Contemporary wax cylinder recordings

 Wp-Content Uploads 2011 08 Recording Williamson Web

Phonographies is a collection of contemporary audio recordings made on wax cylinder phonographs from more than a century ago. In the late 1880s, Thomas Edison's wax cylinder phonographs were a mass market item. By the 1920s though, gramophone records totally dominated and cylinders quickly became a dead media. Phonographies founder Aleks Kolkowski records numerous musicians using the technology, from a jazz trio to a children's choir to avant-garde electronic composers. You hear many of the tracks above by scrolling up and down in the player. (photo by Helen Petts):

The epoch of sound rendered into physical objects has reached its nadir with the rise of the digital file. Compact discs are devalued while vinyl records and magnetic tapes have become niche products for audiophiles and widely fetishised. This archive began as a response to the increasingly transient nature of digital music consumption by returning to the very first stable recording and reproduction medium of the 1880s – the wax cylinder, in order to create and assemble a permanent collection of material sound objects. It has since developed into a more exploratory project, one that examines the potential of the wax cylinder as a recording medium by employing experimental techniques and pushing the boundaries of its recording capabilities, as well as being a joyful discovery for each contributor who re-enacts for the first time, the bygone practice of acoustically inscribing sound.

Phonographies (via The Wire)


  1. Ugghh.   I couldn’t think of a more grating, annoying example of this media.  Maybe something more ‘musical’ next time.  I’m all for the John Cage bubblegum,  but this is… indescribably bad.  Recording something unlistenable for it’s own sake is a poor reason to support a dead format.

    1. Thanks. I was looking for some actual music in the above project, but found none. This is much more like it.

  2. I like it in principle, but do they have any examples of recording music or other identifiable sounds, or is it just clicks?

    Edit: Disregard that, just heard two of the non-clicky ones. Ugh

  3. I want to like this but yikes. Maybe the sense of pristine sound is required to make the whole non-music thing seem intentional. 

  4. I love my vinyl collection as much as the next guy, but all of this “digital files are the nadir of sound reproduction” business is so much hogwash. Certainly there are digital files that are terrible, as there are digital examples that represent wonderfully well-played, well-engineered performances that sound really quite nice. Now, that having been said, there may be discussions to be had about relative enjoyment of digital reproduction vs vinyl – at least some of it stemming from euphonic (or pleasant-sounding) distortions – but as for digital vs. the enjoyability of wax cylinder reproduction, I’m not sure there’s an awful lot of room for discussion there. Certainly, the raw idea that actual, physical sound waves directly moved a series of physical items causing a direct result on recording media – that’s very cool, indeed. As for any pleasure gained from the experience of listening to it, as opposed to a digital reproduction – well, I don’t know about that.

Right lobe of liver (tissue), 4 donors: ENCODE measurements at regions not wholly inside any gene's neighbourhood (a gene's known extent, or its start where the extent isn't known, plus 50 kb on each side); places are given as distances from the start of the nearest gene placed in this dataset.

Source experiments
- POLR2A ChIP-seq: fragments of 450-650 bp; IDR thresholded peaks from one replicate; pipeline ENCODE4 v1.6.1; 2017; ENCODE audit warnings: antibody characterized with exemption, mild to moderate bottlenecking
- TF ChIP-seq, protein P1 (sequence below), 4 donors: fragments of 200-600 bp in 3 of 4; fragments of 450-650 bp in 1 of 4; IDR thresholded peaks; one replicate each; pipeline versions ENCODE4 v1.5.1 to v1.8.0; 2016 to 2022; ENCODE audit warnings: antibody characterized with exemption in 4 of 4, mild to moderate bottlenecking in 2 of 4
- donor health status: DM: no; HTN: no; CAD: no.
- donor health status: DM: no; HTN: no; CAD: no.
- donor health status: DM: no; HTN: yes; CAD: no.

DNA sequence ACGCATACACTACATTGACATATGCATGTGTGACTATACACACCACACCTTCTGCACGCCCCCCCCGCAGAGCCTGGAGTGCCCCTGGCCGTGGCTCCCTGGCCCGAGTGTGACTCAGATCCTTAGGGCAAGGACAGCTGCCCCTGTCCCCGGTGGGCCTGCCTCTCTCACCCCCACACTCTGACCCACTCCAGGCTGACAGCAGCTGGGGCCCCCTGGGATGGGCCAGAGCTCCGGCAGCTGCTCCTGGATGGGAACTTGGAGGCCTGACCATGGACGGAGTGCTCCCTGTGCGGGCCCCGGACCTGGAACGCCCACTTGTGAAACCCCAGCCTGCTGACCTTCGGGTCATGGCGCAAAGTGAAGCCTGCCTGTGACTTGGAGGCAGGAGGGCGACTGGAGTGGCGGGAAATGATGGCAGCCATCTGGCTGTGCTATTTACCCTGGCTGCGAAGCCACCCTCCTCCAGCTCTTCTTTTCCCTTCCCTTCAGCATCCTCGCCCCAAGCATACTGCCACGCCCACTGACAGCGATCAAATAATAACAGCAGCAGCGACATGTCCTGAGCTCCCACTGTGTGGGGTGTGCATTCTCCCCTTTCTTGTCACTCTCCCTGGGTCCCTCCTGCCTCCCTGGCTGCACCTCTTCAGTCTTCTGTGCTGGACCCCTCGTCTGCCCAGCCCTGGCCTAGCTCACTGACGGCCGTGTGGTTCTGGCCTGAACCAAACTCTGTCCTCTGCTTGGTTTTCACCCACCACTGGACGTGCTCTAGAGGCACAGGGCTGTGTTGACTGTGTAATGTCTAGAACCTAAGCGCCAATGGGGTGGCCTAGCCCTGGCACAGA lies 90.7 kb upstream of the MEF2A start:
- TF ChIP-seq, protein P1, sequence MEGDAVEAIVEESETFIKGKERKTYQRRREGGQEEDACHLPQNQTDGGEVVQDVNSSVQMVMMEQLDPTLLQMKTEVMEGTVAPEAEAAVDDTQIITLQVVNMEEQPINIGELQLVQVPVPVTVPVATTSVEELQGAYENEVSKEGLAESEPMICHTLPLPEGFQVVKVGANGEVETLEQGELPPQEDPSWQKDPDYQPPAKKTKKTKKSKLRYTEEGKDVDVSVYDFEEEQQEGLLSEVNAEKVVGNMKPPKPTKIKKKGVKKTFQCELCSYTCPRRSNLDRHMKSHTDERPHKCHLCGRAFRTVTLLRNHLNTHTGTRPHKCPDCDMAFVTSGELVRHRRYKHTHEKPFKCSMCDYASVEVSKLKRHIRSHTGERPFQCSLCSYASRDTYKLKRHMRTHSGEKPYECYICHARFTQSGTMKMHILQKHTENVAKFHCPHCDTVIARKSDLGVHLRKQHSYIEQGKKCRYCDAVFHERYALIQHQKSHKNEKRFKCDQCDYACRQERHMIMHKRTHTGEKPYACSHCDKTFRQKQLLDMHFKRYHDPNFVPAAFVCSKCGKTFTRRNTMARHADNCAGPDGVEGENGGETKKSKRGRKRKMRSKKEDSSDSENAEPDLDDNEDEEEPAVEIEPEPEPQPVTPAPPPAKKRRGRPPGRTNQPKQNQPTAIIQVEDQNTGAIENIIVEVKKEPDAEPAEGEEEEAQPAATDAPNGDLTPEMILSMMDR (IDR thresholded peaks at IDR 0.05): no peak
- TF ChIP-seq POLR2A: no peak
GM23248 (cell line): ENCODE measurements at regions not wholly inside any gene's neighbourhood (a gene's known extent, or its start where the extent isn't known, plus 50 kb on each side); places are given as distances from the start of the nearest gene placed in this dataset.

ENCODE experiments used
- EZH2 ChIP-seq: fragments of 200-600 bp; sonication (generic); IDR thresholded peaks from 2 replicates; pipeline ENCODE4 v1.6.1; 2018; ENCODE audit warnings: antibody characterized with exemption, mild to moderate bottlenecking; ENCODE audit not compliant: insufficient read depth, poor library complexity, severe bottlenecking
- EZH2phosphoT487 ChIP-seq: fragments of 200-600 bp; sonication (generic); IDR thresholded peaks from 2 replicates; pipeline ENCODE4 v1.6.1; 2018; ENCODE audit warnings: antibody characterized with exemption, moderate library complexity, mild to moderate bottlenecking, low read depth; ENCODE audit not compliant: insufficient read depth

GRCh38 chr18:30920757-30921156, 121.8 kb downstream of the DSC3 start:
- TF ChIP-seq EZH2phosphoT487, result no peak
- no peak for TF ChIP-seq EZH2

5. Yes this utter crap. I was hoping to hear actual music not some retrophile jacking off in to a cylinder and calling it awesome. I would like to hear some Bieber on wax cylinders just to hear how it would come out. Clicks aren’t enjoyable for anyone. Ever.

    1. I was actually thinking it would be interesting to hear contemporary pop music recorded this way to hear the difference, but perhaps it would just come off as another weird effect layered on top of the other 20 thousand? Somehow I feel like the combination of wax cylinder and autotune overdose could be interesting though. I’d rather hear it with Kesha than Bieber though) I think.

    2.  jacking off in to a cylinder and calling it awesome.
      Now I’m sad (and also kind of surprised) that The Gerogerigegege never released a wax cylinder recording.

  6. Edison invented the phonograph with the foil cylinder but because it was not very effective (foil wore out easily, had to be operated by hand so very uneven sound, etc.) he did not see any potential in it and abandoned it to work on the light bulb. Alexander Graham Bell acquired the rights, changed the name from phonograph to graphophone and went on to invent (with Charles Sumner Tainter & Chichester Bell, the other members of his Volta Laboratories) the wax cylinder (which was made on a spiral cardboard tube – think toilet paper roll – invented by Tainter), the wax disc, the floating stylus, all made much more listenable with a speed regulator. They then sold the rights back to Edison. Credit where credit is due! :o) 

  7. I’m an acoustical engineer by training. While the history of recorded sound is indeed interesting, and worth studying, I don’t need to actually inscribe an archaic wax cylinder to understand it. There’s a reason that technology was replaced. I can’t imagine getting much joy from pain-stakingly recording a sound source with a needlessly complicated rig, and producing a recording with terrible fidelity. This sounds more like recycling old tech due to crushing boredom and an excess of spare time.

  8. If this is about physical sound artifacts, why not take the maker route, and fabricate plastic sound cylinders of short MP3 (or lossless) files. You could even fabricate the player. It would be a great DIY hack, and probably have better sound quality.

  9. You can buy a Maker Kit:

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